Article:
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From the Publisher
This little gem of a book delivers all that it promises, and considerably more. . . . The author writes clearly and concisely, making it easy to concentrate on the text and ideas. This little volume would serve nicely both for spiritual reading and for an introduction to the spirituality of Early Christian women ascetics.
American Benedictine Review
This book is a very interesting and stimulating source not only for learning about a part of the history of the church which has been little emphasized, but also as a source for promoting the continuing value of the work of the ancient ammas for spiritual guidance in a modern world.
. . . many will find this resource a valuable source of inspiration and prayerful reflection on women’s faithful lives, both ancient and modern. It is a text that could well be used for classroom use in Christian spirituality, in the history of early Christianity, and in the dynamics of Christian prayer. The faith, especially of these ancient and courageous desert women, inspires admiration and at times awe. That Forman has provided a way for ordinary Christians to reclaim their stories and to embrace them in prayer is a great service.
New Theology Review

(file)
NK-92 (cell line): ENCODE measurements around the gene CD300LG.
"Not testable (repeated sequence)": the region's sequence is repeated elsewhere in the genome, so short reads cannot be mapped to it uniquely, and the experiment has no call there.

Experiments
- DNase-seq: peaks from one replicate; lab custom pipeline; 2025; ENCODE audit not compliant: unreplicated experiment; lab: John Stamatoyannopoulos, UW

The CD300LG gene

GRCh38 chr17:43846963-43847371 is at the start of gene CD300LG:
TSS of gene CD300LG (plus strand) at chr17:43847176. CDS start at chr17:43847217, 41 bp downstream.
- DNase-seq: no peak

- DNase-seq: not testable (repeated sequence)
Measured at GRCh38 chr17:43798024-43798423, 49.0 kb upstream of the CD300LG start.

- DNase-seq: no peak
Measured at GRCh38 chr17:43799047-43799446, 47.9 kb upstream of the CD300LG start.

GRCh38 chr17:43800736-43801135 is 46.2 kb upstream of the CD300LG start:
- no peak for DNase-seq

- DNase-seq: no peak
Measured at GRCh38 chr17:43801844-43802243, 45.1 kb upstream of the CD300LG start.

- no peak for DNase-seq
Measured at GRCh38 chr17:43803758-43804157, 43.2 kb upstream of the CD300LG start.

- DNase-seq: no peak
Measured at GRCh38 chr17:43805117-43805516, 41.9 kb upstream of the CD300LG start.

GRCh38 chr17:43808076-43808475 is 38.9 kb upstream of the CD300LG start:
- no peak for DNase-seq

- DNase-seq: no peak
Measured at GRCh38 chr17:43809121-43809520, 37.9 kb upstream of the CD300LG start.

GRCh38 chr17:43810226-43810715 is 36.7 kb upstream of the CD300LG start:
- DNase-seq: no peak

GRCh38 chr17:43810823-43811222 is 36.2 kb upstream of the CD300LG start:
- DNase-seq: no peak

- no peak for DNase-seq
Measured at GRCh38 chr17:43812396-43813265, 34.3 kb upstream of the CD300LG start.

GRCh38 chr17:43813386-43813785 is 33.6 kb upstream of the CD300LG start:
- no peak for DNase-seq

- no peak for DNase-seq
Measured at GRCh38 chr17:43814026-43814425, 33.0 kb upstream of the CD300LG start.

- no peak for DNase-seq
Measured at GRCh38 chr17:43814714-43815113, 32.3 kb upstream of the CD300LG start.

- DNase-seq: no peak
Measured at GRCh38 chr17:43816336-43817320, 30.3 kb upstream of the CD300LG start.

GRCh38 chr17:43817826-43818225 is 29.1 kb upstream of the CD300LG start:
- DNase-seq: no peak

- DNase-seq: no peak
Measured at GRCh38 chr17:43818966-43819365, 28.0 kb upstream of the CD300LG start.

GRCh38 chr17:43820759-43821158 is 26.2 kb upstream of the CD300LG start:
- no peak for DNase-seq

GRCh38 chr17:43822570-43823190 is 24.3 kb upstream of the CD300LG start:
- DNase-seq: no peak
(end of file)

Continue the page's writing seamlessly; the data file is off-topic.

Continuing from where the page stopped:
Mary Forman is an outstanding teacher. She has honed the skill she exhibits in this precious book by teaching both undergraduate and graduate students for many years.
The author interprets for us both what is said and what is hidden in layers of patriarchal and cultural perspectives. She has an outstanding command of the language of story and the anecdotes of desert spirituality. She gets to the heart of the meanings for us today and invites us to enter into these stories, letting them stand in their authenticity without imposing on them our contemporary overlays of psychology, sociology, theology, and spirituality.
Modern readers will enjoy getting acquainted with wise and holy ammas such as Sarah, Theodora, Syncletica, Melania, and others. An extensive bibliography is included for those interested in further exploration of this fascinating and largely neglected part of our spiritual heritage.
This book is an excellent read for all pastors, male or female, because it invites us into the desert with the ammas, into their Wisdom, and to explore our own faith by daring to be contemplative.
Prudence T. Wood, Trinity Seminary Review
One thing that I especially like about this book is its profound reflection on lived experience. Mary Forman is able to go back into her long experience in her monastery (Saint Gertrude’s, Idaho) and pull up fascinating and moving examples of modern ammas in out Benedictine convents. I think she shows clearly enough that the days of the Desert Mothers are by no means over.
Cistercian Studies Quarterly